Departmental Weekly Update
In Remembrance.....

North Shore Fire/Rescue encourages to take a few minutes today, September 11, to reflect on the devastating terror attacks that took nearly 3,000 lives in 2001. We commemorate those who we lost and give thanks to the brave first responders who put their lives on the line. Take a moment today to consider what we stand for as a nation and how we can work together to make the world a better place for all.
Weekly Update
  • Six new firefighter/paramedics joined the Department on Tuesday. The Department welcomes Stewart Berry, Benjamin Werner, Samuil Veytsman, James Garity, Jonah Meidl Zahorodny and Dakota Hwilka. The six recruits did Department orientation this week and will join fellow recruits from Wauwatosa, West Allis and St. Francis at the Joint Fire Training Academy.
  • NSFD Board Meeting will be held September 15.
  • Several of our firefighters recently participated in a medical study conducted by Dr. Kyle Ebersole, University of Wisconsin-Milwaukee, entitled Contribution of the Autonomic Nervous System to Recovery in Firefighters. The study was published in the Journal of Athletic Training. The study can be found here.
  • A home in Whitefish Bay sustained fire damage on September 3 when electrical lines fell on the home on September 3.
  • A condominium in Fox Point sustained $35,000 as a result of a fire on September 4.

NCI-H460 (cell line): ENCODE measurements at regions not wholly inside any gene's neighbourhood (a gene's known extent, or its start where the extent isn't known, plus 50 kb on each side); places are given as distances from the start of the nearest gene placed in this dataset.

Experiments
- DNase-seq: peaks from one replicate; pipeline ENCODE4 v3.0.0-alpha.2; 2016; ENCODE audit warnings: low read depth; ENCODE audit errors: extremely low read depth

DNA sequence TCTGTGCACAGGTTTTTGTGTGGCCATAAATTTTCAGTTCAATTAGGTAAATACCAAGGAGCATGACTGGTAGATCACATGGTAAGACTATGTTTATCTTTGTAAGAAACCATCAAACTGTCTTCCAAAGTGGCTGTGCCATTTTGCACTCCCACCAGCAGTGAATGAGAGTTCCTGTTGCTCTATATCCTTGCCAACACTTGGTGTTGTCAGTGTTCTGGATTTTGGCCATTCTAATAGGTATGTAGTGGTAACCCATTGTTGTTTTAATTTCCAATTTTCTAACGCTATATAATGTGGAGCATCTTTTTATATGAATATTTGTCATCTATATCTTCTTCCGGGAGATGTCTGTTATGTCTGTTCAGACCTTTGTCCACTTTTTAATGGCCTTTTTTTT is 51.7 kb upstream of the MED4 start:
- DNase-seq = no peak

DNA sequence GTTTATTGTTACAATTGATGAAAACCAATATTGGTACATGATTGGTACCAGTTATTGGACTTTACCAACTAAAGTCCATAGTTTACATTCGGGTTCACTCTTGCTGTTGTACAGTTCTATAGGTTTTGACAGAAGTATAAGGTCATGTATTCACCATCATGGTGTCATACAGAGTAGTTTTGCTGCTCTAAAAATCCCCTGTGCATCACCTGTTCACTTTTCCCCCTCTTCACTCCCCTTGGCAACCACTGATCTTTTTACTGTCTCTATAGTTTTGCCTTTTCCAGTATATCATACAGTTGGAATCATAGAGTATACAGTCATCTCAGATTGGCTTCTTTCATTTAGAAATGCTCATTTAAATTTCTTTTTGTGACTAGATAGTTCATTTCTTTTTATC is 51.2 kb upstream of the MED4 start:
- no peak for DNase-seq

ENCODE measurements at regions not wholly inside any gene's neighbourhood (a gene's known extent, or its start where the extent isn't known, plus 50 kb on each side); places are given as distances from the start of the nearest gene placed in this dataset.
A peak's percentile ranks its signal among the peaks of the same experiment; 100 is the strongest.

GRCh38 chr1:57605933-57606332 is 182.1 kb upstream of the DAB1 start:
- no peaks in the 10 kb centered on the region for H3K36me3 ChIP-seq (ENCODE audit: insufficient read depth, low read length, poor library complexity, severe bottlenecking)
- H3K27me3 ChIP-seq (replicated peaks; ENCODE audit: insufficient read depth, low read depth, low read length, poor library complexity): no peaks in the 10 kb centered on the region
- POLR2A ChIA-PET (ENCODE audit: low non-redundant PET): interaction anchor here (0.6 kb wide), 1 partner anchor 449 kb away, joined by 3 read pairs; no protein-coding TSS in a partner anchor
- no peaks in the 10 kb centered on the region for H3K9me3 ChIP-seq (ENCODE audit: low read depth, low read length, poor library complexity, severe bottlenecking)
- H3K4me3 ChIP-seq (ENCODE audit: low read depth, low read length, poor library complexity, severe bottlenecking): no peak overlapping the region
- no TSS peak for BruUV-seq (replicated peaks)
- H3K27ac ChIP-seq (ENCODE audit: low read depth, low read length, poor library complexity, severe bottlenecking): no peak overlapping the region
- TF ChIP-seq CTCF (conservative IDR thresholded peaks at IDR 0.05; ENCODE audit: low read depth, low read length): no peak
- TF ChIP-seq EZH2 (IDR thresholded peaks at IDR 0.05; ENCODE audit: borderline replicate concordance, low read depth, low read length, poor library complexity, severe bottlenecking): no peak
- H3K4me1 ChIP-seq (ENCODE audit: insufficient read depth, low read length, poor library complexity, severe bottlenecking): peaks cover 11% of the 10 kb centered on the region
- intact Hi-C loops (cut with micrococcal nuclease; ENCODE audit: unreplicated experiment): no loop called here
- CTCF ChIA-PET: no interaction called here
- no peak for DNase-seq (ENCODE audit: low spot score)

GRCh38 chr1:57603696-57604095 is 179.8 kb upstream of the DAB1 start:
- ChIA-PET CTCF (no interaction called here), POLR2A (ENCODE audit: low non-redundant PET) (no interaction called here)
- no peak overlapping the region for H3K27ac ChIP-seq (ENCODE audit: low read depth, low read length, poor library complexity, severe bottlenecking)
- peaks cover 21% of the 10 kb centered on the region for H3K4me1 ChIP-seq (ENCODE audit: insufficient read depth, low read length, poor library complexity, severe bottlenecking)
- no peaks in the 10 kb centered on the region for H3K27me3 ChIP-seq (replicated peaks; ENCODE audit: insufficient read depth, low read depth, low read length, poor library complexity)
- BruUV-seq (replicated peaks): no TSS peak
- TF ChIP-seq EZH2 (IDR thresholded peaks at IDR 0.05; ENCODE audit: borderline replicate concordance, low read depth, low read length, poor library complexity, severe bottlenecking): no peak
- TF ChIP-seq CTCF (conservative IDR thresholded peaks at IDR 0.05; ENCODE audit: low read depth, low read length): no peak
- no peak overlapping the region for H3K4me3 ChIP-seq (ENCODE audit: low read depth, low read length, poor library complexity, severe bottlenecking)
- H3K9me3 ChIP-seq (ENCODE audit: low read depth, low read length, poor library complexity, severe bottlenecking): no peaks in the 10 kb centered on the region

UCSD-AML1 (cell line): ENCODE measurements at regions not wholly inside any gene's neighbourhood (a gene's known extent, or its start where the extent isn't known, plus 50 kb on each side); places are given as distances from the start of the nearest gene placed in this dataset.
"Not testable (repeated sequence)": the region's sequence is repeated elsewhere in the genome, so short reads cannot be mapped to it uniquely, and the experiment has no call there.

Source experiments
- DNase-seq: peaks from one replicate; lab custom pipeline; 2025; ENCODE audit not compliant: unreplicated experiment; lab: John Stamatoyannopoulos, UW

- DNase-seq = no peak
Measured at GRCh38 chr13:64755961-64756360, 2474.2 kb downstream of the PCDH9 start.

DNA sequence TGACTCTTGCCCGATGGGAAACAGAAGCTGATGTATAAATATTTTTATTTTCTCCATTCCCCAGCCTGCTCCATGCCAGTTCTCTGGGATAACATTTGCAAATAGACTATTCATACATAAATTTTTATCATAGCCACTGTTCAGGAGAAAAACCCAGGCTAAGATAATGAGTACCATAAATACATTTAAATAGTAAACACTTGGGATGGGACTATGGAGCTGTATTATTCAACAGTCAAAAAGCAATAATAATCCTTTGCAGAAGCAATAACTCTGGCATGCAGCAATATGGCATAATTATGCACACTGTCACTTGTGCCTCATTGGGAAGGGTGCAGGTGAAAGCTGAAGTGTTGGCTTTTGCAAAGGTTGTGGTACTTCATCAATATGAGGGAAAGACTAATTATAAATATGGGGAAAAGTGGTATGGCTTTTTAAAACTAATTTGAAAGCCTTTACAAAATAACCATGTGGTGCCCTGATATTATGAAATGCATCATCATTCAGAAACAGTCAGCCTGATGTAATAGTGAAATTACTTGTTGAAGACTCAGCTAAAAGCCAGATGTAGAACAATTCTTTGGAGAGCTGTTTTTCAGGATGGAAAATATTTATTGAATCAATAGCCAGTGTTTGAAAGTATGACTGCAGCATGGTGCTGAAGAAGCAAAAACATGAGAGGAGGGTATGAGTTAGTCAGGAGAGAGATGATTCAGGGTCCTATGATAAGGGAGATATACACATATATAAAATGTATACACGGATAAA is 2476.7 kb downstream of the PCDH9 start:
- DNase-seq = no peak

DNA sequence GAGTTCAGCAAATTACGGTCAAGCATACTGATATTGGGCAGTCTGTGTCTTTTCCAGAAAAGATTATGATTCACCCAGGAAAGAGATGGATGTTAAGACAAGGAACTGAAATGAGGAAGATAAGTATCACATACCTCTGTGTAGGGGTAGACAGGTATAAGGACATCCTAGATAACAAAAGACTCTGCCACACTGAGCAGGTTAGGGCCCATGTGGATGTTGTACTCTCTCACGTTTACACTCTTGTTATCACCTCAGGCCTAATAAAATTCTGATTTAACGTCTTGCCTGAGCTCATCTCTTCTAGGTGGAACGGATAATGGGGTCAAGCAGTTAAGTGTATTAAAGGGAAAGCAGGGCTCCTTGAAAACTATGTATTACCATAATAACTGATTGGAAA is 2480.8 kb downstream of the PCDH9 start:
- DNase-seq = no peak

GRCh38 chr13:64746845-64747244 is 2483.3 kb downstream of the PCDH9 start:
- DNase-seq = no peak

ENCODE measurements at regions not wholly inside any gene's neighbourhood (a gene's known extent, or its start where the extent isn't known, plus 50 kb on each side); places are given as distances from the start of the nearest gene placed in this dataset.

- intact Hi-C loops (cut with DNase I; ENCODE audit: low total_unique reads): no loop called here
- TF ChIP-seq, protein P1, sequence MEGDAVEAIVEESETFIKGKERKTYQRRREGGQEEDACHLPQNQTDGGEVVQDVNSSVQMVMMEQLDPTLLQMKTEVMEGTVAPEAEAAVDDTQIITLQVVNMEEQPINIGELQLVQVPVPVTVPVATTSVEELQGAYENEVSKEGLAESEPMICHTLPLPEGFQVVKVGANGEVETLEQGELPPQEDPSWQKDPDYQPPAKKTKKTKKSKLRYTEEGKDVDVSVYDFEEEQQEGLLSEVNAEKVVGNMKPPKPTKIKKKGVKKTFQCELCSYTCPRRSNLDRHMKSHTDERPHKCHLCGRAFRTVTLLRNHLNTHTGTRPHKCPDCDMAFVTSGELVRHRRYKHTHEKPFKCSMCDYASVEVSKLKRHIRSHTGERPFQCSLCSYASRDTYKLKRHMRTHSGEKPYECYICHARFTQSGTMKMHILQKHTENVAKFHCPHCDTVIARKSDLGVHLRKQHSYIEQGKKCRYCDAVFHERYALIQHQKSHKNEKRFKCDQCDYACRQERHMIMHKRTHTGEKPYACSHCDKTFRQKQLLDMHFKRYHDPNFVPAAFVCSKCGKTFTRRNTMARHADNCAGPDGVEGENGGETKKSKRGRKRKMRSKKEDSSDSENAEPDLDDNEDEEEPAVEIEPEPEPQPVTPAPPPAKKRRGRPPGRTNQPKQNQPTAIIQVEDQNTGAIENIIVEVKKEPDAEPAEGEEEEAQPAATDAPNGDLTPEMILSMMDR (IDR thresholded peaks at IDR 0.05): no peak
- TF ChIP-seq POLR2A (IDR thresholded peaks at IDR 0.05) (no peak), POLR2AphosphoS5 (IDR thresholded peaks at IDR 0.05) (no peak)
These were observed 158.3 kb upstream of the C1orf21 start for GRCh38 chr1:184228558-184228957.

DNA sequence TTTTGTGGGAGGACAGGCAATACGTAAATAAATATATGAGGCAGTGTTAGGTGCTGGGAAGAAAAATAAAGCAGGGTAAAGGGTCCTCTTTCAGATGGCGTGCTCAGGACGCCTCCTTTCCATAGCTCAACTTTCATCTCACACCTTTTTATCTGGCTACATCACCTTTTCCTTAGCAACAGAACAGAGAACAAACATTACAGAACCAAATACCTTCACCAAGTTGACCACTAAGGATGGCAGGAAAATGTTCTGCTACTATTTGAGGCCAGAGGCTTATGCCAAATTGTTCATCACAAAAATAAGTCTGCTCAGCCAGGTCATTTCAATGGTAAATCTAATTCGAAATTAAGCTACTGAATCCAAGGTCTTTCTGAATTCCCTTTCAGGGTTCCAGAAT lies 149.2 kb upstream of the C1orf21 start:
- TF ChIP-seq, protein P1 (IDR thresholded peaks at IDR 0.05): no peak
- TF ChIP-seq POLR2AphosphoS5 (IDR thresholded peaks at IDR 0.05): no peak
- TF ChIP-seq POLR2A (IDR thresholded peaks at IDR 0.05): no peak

• A home in Bayside sustained damage as a result of a dehumidifier fire in the basement on September 8. A multitude of home dehumidifier's are currently on the Consumer Protection Safety Commission's Recall List. More information on the recalls can be found here.
September Safety Message: Stay Hydrated

One of the first signs of being dehydrated, is your thirst. Your brain gets a signal that it's thirsty, after being about 1% below your body weight. With mild dehydration starting just after your body loses 1.0-1.5% of its body weight. Here are some signs and symptoms to look out for when your body is at a mild level of dehydration. They include headache, exhaustion, rapid HR, muscle cramps, dry mouth and irritability.
Pleases make special note that on working fires, firefighters should anticipate losing 50-70 oz of sweat in just 30-45 minutes of fireground activities. To put that in perspective, under normal circumstances the body will only lose 35-90 oz of water a day through sweat, breathing and body waste. Which makes you lose sweat 5X faster than athletes in working conditions with gear on. This level of sweating this could push you into a severe level of dehydration which can really put a strain on your cardiovascular function.
The best solution to staying hydrated is to just drink water throughout the day, every day.

Thanks to HEO Wucherer of the Safety Committee for submitting this.....

Sources: FireRescue1.com: Staying Hydrated is Vital in the Fire Service, Linda Willing
DripDrop.com: Hydration for firefighters


Calls for Service This Week
 
Incident Type
Incident Count
Fire/Rescue/Service
Weekly Average (2019)
55
41
Emergency Medical
Weekly Average (2019)
115
127
 
Priority 1 & 2 Calls
Meeting Response Goal of 7:02
85%
(goal of 90%)
Average Response Time
Priority 1 & 2 Calls
5 minutes 20 seconds
(goal of 6 minutes)
 
*Priority 1 & 2 calls are calls for service which the Department sends an initial responding unit to a scene with lights and sirens operating. Priority 3 calls are responses that are considered non-emergent.
Documents/Links of Interest










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